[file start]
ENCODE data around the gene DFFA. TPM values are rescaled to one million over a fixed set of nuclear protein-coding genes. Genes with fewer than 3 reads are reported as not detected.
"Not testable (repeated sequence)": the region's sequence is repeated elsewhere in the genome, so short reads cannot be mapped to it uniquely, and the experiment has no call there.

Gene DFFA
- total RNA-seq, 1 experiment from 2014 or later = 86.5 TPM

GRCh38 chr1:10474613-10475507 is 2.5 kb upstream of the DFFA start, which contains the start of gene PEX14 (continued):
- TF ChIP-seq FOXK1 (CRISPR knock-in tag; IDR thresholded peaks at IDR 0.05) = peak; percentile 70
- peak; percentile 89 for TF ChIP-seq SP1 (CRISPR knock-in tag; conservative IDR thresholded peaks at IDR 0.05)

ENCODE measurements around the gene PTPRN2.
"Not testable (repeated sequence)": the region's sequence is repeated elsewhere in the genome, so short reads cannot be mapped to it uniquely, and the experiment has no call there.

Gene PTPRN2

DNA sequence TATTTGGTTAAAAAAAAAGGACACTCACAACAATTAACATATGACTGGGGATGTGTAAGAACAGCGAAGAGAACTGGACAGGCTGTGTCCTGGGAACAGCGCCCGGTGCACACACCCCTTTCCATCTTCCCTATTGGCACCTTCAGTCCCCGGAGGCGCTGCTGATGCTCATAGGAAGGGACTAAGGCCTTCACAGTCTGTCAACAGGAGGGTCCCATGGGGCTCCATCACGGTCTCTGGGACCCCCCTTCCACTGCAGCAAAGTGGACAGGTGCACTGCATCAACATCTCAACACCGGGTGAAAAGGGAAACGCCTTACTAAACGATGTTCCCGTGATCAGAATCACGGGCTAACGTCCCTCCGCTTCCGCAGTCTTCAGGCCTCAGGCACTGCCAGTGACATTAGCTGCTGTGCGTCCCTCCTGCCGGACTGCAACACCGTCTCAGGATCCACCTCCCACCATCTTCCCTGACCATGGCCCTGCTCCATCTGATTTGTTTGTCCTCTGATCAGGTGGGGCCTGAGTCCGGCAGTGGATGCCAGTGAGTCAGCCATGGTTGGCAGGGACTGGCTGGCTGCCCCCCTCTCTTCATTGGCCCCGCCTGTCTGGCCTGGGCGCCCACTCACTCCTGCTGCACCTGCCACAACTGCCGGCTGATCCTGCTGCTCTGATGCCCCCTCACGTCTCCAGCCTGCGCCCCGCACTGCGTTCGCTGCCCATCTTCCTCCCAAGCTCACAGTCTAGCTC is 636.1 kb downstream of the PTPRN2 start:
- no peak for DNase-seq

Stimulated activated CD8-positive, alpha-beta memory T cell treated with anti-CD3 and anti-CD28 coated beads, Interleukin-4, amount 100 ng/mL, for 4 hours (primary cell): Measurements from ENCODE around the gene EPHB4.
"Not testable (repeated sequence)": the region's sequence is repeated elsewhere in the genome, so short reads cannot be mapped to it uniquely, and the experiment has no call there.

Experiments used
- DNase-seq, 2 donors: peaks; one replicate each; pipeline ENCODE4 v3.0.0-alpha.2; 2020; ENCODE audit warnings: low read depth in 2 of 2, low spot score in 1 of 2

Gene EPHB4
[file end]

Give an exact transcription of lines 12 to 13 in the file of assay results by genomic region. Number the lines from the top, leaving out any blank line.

- no peak for DNase-seq

Stimulated activated CD8-positive, alpha-beta memory T cell treated with anti-CD3 and anti-CD28 coated beads, Interleukin-4, amount 100 ng/mL, for 4 hours (primary cell): Measurements from ENCODE around the gene EPHB4.